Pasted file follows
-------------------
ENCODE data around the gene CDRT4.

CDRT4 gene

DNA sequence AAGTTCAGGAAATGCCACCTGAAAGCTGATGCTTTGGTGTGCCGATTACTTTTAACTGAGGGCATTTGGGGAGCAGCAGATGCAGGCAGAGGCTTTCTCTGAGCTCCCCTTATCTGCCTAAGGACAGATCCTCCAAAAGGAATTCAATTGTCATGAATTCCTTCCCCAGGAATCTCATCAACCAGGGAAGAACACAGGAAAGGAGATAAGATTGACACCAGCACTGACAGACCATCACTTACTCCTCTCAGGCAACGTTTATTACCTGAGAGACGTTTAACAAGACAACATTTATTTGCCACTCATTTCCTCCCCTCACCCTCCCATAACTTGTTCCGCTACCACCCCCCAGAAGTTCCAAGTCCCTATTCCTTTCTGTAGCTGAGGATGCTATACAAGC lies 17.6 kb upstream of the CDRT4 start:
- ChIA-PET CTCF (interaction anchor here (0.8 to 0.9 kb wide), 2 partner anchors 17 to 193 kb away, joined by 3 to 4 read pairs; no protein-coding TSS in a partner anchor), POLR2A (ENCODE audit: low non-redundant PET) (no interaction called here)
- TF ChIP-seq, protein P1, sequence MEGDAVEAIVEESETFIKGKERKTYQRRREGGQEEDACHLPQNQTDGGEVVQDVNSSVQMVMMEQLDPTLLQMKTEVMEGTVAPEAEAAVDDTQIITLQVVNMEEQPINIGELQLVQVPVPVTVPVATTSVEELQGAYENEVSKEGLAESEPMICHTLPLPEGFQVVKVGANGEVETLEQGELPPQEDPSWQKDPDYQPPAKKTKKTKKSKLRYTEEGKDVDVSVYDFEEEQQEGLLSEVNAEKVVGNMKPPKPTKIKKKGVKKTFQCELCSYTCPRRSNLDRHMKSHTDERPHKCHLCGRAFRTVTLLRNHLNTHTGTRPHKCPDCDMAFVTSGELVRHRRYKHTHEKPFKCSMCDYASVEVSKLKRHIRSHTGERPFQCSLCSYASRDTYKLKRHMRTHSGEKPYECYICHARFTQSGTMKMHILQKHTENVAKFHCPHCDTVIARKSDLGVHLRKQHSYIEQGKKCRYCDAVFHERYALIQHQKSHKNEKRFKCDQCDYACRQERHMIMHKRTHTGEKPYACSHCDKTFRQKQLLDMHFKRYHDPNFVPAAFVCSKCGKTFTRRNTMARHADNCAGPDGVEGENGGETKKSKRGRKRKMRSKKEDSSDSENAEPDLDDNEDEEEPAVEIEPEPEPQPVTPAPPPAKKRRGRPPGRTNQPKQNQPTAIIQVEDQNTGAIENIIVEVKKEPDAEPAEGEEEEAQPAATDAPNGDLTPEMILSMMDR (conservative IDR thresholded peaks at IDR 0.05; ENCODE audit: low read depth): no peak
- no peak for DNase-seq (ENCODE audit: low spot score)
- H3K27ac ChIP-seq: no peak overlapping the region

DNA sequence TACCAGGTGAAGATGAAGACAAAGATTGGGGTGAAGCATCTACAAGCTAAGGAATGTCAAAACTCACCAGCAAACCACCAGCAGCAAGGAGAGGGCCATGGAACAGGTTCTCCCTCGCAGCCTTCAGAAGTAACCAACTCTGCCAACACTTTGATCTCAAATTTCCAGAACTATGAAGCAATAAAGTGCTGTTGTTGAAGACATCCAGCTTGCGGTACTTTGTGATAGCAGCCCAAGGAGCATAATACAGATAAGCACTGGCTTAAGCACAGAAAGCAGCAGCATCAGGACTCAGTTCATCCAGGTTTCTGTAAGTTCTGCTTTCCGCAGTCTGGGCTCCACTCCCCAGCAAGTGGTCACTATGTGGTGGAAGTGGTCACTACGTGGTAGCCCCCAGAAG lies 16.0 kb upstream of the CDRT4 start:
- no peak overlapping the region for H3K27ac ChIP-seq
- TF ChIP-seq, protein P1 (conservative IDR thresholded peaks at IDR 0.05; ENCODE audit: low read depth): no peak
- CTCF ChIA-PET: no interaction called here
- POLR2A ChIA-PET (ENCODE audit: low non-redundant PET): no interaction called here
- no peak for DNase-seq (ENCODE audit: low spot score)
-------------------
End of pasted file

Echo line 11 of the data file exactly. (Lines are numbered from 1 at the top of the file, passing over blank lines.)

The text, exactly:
- CTCF ChIA-PET: no interaction called here